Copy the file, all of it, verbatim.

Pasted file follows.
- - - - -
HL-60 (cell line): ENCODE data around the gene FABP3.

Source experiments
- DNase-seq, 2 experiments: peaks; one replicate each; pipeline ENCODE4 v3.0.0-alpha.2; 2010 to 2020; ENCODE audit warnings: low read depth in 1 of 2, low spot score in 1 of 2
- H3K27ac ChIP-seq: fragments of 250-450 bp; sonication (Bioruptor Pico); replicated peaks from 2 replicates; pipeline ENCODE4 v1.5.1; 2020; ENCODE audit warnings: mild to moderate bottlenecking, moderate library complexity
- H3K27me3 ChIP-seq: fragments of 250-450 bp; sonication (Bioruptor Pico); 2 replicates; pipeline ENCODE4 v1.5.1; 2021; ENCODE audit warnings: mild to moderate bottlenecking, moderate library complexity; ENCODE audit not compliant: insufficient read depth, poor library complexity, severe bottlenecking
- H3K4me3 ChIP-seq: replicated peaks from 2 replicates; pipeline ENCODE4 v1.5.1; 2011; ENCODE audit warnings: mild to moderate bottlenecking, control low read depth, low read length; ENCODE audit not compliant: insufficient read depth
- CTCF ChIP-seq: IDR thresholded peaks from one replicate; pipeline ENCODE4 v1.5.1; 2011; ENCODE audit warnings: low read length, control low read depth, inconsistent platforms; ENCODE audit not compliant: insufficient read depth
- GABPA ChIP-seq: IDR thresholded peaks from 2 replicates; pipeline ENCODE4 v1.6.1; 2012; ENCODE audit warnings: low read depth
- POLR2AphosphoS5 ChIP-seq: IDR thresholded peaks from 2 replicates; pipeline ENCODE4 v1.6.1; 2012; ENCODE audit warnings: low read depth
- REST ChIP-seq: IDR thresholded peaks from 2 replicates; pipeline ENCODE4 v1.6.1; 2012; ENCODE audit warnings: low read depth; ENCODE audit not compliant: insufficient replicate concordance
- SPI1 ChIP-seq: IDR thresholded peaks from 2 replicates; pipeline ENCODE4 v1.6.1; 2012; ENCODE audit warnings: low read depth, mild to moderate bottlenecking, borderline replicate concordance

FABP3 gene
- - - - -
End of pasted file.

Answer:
HL-60 (cell line): ENCODE data around the gene FABP3.

Source experiments
- DNase-seq, 2 experiments: peaks; one replicate each; pipeline ENCODE4 v3.0.0-alpha.2; 2010 to 2020; ENCODE audit warnings: low read depth in 1 of 2, low spot score in 1 of 2
- H3K27ac ChIP-seq: fragments of 250-450 bp; sonication (Bioruptor Pico); replicated peaks from 2 replicates; pipeline ENCODE4 v1.5.1; 2020; ENCODE audit warnings: mild to moderate bottlenecking, moderate library complexity
- H3K27me3 ChIP-seq: fragments of 250-450 bp; sonication (Bioruptor Pico); 2 replicates; pipeline ENCODE4 v1.5.1; 2021; ENCODE audit warnings: mild to moderate bottlenecking, moderate library complexity; ENCODE audit not compliant: insufficient read depth, poor library complexity, severe bottlenecking
- H3K4me3 ChIP-seq: replicated peaks from 2 replicates; pipeline ENCODE4 v1.5.1; 2011; ENCODE audit warnings: mild to moderate bottlenecking, control low read depth, low read length; ENCODE audit not compliant: insufficient read depth
- CTCF ChIP-seq: IDR thresholded peaks from one replicate; pipeline ENCODE4 v1.5.1; 2011; ENCODE audit warnings: low read length, control low read depth, inconsistent platforms; ENCODE audit not compliant: insufficient read depth
- GABPA ChIP-seq: IDR thresholded peaks from 2 replicates; pipeline ENCODE4 v1.6.1; 2012; ENCODE audit warnings: low read depth
- POLR2AphosphoS5 ChIP-seq: IDR thresholded peaks from 2 replicates; pipeline ENCODE4 v1.6.1; 2012; ENCODE audit warnings: low read depth
- REST ChIP-seq: IDR thresholded peaks from 2 replicates; pipeline ENCODE4 v1.6.1; 2012; ENCODE audit warnings: low read depth; ENCODE audit not compliant: insufficient replicate concordance
- SPI1 ChIP-seq: IDR thresholded peaks from 2 replicates; pipeline ENCODE4 v1.6.1; 2012; ENCODE audit warnings: low read depth, mild to moderate bottlenecking, borderline replicate concordance

FABP3 gene